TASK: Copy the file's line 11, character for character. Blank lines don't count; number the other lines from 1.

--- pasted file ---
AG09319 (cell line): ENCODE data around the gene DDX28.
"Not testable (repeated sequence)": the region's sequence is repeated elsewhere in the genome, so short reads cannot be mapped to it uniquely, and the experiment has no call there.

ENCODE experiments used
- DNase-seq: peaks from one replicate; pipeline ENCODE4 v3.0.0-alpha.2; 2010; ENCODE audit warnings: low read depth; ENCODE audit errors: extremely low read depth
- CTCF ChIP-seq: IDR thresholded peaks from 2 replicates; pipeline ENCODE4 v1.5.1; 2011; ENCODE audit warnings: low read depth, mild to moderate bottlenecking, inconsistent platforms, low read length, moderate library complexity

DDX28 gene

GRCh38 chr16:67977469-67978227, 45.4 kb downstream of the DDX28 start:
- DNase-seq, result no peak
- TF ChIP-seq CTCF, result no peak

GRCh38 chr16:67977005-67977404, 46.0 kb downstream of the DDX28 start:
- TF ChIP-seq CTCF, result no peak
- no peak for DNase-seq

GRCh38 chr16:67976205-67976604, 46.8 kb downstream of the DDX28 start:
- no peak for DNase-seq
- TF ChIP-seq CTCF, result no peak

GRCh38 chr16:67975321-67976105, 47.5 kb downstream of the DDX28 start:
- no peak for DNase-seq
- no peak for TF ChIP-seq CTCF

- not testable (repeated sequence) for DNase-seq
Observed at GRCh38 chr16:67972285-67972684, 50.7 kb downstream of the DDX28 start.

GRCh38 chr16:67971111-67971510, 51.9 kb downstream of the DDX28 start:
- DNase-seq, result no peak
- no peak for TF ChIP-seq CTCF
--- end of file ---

- TF ChIP-seq CTCF, result no peak